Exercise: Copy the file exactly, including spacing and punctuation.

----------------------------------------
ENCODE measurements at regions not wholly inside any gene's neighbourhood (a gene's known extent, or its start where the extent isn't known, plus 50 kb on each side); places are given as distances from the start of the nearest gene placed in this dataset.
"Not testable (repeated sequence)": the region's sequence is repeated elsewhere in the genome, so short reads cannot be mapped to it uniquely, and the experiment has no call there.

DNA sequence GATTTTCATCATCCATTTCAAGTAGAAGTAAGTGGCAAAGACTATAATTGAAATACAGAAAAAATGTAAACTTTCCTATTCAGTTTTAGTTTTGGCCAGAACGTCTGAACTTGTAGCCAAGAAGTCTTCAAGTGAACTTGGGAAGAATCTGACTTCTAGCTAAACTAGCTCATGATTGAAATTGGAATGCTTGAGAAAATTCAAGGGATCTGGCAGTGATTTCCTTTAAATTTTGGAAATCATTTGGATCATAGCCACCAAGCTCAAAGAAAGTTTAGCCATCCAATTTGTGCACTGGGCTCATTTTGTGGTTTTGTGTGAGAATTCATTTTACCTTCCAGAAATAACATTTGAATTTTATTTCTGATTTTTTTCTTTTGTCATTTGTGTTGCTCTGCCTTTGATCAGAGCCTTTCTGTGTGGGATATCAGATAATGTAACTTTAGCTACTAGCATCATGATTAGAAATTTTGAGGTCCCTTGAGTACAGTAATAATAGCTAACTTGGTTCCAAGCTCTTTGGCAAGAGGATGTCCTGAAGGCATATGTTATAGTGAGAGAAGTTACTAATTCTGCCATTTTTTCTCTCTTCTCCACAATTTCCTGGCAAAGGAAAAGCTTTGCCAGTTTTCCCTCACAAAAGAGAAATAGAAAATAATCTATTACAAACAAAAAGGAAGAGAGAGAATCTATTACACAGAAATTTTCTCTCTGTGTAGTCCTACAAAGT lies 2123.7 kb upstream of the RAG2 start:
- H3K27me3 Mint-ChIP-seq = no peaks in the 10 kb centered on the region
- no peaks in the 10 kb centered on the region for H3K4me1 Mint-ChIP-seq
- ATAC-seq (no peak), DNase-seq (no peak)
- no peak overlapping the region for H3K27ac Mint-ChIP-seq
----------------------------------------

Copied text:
ENCODE measurements at regions not wholly inside any gene's neighbourhood (a gene's known extent, or its start where the extent isn't known, plus 50 kb on each side); places are given as distances from the start of the nearest gene placed in this dataset.
"Not testable (repeated sequence)": the region's sequence is repeated elsewhere in the genome, so short reads cannot be mapped to it uniquely, and the experiment has no call there.

DNA sequence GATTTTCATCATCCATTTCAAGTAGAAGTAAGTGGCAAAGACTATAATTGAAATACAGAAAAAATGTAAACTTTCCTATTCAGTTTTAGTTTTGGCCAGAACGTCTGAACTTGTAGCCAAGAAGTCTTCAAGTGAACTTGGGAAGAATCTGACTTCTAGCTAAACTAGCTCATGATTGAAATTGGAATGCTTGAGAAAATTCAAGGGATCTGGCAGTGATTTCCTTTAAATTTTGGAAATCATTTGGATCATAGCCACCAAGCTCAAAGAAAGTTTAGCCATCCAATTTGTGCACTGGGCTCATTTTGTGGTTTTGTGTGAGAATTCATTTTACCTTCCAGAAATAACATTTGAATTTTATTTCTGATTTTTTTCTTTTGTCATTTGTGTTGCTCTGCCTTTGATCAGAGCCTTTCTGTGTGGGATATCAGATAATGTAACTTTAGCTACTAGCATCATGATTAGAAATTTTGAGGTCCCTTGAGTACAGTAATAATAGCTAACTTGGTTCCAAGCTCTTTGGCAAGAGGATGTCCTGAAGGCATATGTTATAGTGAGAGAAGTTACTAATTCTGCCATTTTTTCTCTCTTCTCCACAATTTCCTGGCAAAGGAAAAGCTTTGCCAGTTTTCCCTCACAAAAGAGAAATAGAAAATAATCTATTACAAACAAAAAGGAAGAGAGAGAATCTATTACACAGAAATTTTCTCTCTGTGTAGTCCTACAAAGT lies 2123.7 kb upstream of the RAG2 start:
- H3K27me3 Mint-ChIP-seq = no peaks in the 10 kb centered on the region
- no peaks in the 10 kb centered on the region for H3K4me1 Mint-ChIP-seq
- ATAC-seq (no peak), DNase-seq (no peak)
- no peak overlapping the region for H3K27ac Mint-ChIP-seq